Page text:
Wednesday, December 30, 2009

Ol' Lang's Prime

Paul Brazill is one of the most prolific writers publishing in the on-line crime world today. Tending toward Flash-fiction, Paul brings about dirty, funny stories of men in demise in the time it takes to eat your value meal. Think Charles Bukowski around nine in the morning just about to go to bed for the night, discovering a $50 winning horse ticket in an old suit pocket, long since worth anything deciding for one more round and you'll be in the ballpark. Paul hails from Poland by way of England and brings the Narrative Music series out of middle America for the first time with the dark Germanic tale rendered by.... Randy Newman? Seriously?

Seriously.

In Germany Before The War by Randy Newman

For many years, Randy Newman meant very little to me although he had always been in my peripheral vision. I remember Alan Price’s version ‘Simon Smith and His Amazing Dancing Bear ‘ when I was a kid and I was aware of ‘Small People’ but he was someone on the horizon; a writer of novelty songs. Of no interest to someone who grew up on glam rock and punk, then.



However, at some point in the eighties, during my longest period of unemployment, I borrowed Nina Simone’s ‘Baltimore’ from the public library thinking that her voice could transform shit into shinola no matter what the song was. It was a ragged and occasionally brilliant album but the, (Newman penned), song ‘Baltimore’ impressed. 



Some time after that, I visited the town's premier second hand record shop ‘The Other Record Shop’ where Newman’s ‘Little Criminals’ was always in the fifty pence section. The cover didn’t appeal but I bought it anyway.



I don’t remember much of the album apart from this one song. Lush strings, plaintive piano an aching nostalgic feeling. I loved it. I played it without really listening. So, I played it again. And listened.



‘In Germany Before The War

There was a man who owned a store

In nineteen hundred thirty-four

In Dusseldorf ...

’

Lovely sepia images. Snapshots and memories of somewhere that you’ve never been.



And more:

‘I'm looking at the river
But I'm thinking of the sea

Thinking of the sea ..’

A sad, sense of yearning. But then something changes :

‘A little girl has lost her way 

With hair of gold and eyes of gray

Reflected in his glasses

As he watches her. ..

’

The nostalgic melody starts to seem sinister. The lovely strings are like malignant clouds spreading across the sky. The river seems dark and dangerous .The plaintive piano seems to be stalking. No, you think. It can’t be.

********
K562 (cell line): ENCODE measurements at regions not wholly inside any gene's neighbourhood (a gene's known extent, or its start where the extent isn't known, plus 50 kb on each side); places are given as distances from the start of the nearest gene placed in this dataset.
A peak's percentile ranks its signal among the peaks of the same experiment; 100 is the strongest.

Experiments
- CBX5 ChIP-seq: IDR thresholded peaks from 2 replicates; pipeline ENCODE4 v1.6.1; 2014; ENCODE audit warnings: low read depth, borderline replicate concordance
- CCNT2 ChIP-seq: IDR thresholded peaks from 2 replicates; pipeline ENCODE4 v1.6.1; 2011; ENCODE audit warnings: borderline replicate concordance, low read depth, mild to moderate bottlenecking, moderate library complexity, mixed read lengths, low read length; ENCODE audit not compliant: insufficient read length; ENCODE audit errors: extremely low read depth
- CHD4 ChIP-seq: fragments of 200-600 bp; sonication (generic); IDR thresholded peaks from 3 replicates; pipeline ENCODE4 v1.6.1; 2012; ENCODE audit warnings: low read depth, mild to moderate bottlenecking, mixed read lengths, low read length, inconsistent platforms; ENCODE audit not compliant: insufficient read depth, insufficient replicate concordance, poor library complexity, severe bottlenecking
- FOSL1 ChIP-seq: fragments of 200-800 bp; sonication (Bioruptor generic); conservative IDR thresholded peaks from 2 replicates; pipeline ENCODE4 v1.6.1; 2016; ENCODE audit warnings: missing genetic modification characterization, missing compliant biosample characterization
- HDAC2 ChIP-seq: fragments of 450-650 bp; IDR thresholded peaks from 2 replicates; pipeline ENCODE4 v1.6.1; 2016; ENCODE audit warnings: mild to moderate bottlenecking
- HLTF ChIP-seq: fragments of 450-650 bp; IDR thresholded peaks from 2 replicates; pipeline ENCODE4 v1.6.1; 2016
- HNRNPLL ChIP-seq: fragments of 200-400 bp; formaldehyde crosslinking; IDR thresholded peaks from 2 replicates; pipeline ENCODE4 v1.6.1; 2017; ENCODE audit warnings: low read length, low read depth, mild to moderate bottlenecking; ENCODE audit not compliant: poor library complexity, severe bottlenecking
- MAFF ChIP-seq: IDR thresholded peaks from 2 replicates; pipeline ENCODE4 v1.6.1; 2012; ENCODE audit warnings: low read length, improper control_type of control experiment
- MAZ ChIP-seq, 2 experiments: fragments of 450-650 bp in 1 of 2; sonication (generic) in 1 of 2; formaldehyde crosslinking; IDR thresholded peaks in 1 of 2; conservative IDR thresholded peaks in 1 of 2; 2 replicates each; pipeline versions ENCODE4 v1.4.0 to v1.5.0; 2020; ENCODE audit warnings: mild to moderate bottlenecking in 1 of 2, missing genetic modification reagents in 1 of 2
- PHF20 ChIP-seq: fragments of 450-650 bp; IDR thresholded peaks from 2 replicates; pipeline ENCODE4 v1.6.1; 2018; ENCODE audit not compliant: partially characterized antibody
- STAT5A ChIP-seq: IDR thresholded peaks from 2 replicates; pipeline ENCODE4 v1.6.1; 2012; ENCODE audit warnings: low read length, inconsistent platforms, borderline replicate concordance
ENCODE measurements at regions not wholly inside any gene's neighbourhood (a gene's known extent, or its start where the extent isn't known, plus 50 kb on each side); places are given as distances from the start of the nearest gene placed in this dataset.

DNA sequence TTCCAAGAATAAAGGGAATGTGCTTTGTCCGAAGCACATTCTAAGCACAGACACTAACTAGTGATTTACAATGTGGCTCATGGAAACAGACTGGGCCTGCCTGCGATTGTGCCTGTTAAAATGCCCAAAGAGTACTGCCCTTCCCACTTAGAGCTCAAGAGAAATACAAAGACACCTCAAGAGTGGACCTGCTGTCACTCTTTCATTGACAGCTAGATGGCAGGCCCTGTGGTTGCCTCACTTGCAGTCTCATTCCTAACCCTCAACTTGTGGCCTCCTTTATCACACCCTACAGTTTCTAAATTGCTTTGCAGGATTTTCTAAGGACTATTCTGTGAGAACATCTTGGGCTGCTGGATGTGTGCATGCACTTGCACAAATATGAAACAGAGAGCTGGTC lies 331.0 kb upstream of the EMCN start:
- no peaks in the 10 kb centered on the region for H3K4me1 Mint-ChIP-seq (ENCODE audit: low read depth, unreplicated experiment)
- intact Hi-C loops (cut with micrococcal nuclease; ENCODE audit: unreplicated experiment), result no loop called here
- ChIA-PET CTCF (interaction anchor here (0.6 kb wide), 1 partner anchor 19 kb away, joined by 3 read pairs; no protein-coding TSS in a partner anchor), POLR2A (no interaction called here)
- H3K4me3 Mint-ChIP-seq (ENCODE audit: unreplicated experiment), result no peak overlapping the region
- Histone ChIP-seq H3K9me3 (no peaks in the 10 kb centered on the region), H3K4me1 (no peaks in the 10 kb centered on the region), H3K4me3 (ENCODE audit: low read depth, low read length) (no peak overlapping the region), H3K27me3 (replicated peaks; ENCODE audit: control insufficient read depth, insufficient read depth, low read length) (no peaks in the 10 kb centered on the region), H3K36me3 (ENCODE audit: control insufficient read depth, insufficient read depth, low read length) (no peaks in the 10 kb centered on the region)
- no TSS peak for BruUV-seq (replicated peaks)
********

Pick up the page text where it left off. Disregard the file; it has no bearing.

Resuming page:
But then,:



‘We lie beneath the autumn sky

My little golden girl and I

And she lies very still ‘

And you know it IS.

It chilled me more than any song had before. And maybe even since.

In Germany Before The War, it turns out, was inspired by the classic 1931 Fritz Lang film M, which featured Peter Lorre as a serial child killer. This in turn was inspired by Peter Kürten who was known as the Düsseldorf Ripper, the Vampire of Düsseldorf or the Monster of Düsseldorf and was executed in July 1931 after confessing to nine murders. 



Here are the lyrics:

In Germany Before The War

There was a man who owned a store
I
n nineteen hundred thirty-four

In Dusseldorf


And every night at fine-o-nine

He'd cross the park down to the Rhine

And he'd sit there by the shore

I'm looking at the river

But I'm thinking of the sea

Thinking of the sea

Thinking of the sea
I'm looking at the river

But I'm thinking of the sea



A little girl has lost her way
With hair of gold and eyes of gray

Reflected in his glasses

As he watches her

A little girl has lost her way

With hair of gold and eyes of gray

I

I'm looking at the river

But I'm thinking of the sea

Thinking of the sea

Thinking of the sea



We lie beneath the autumn sky

My little golden girl and I

And she lies very still

7 comments:

Paul D. Brazill said...

Thans for letting me do this Jed. Of course, I should link to the tune!

http://www.youtube.com/watch?v=I-34xJCI7MY&feature=related

Harry said...

Wow Paul, I probably never would have heard that song had you not placed it in my path. I listened while I read your piece and maybe I'm a slow reader but it seemed to time out perfectly. Your background story lent more to each note there near the end. Very enjoyable, you may have invented something new here!

Kathleen A. Ryan said...

The story of Peter Kurten is absolutely chilling and Randy Newman's song is haunting -- one that stays with you.

Thanks, Paul, for your Narrative Music piece -- well done.

Joe said...

Great piece, Paul! As with Harry, now I have to check it out, too. Thank you for the direction! Happy New Year!

Scott Phillips said...

it's funny, I had known that album for years without realizing what that song was about, and then a couple of years ago I bought it on CD and listened carefully and got an electric shock up my spine. Like learning an old friend or a beloved uncle was a murderer....

Frank Bill said...

Great piece of history Paul, turned me onto something new. Thanks..

Paul D. Brazill said...

Ta everyone.